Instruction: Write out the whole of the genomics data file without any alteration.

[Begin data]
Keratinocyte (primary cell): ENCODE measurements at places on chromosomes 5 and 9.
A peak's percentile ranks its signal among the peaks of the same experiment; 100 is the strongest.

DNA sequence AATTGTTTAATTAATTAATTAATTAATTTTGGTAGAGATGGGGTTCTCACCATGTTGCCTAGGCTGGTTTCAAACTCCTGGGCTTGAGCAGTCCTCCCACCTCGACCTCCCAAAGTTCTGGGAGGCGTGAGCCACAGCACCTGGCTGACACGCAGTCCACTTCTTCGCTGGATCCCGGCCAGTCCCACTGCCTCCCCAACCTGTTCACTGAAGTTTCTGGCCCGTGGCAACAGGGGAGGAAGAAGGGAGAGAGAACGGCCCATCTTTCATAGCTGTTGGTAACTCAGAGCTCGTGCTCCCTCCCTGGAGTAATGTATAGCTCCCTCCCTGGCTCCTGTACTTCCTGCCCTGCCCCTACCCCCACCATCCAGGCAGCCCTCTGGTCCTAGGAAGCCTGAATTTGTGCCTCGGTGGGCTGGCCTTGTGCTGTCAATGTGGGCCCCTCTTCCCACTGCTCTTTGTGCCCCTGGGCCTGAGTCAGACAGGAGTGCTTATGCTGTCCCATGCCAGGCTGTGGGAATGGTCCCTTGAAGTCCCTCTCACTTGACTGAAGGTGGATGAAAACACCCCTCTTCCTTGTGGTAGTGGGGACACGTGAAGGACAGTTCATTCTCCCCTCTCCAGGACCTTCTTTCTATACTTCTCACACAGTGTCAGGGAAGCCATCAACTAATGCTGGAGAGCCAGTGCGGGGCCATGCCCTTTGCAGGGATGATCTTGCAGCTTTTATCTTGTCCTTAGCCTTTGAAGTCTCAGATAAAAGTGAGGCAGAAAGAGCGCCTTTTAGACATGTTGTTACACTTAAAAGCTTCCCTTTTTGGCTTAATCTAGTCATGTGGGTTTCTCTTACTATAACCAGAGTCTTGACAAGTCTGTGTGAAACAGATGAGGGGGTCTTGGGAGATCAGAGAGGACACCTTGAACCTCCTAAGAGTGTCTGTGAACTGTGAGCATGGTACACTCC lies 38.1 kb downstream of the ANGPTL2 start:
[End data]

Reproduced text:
Keratinocyte (primary cell): ENCODE measurements at places on chromosomes 5 and 9.
A peak's percentile ranks its signal among the peaks of the same experiment; 100 is the strongest.

DNA sequence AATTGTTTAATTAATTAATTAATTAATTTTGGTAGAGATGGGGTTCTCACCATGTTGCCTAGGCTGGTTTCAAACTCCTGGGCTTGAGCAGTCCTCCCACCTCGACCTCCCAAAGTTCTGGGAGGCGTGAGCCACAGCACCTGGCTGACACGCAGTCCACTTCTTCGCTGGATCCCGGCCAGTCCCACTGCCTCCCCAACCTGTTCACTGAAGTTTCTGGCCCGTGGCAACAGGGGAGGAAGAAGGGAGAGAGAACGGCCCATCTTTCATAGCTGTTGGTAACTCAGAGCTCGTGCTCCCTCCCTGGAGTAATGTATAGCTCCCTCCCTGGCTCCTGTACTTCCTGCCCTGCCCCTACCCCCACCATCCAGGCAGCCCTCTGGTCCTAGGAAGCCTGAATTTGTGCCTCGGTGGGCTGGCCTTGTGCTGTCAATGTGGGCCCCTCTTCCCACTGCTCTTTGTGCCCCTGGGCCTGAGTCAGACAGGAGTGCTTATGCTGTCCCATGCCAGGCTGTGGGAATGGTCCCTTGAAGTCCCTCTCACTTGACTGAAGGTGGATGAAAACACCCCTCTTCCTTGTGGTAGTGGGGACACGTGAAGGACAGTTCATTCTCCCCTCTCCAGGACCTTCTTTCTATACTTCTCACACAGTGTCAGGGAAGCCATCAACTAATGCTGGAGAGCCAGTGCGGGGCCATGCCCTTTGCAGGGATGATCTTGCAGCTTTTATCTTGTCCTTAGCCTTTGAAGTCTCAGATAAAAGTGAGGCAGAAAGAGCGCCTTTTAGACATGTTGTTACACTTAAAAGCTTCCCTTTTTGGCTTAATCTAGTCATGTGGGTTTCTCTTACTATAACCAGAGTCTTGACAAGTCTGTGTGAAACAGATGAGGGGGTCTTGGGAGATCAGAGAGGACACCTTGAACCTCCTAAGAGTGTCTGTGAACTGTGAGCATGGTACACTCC lies 38.1 kb downstream of the ANGPTL2 start: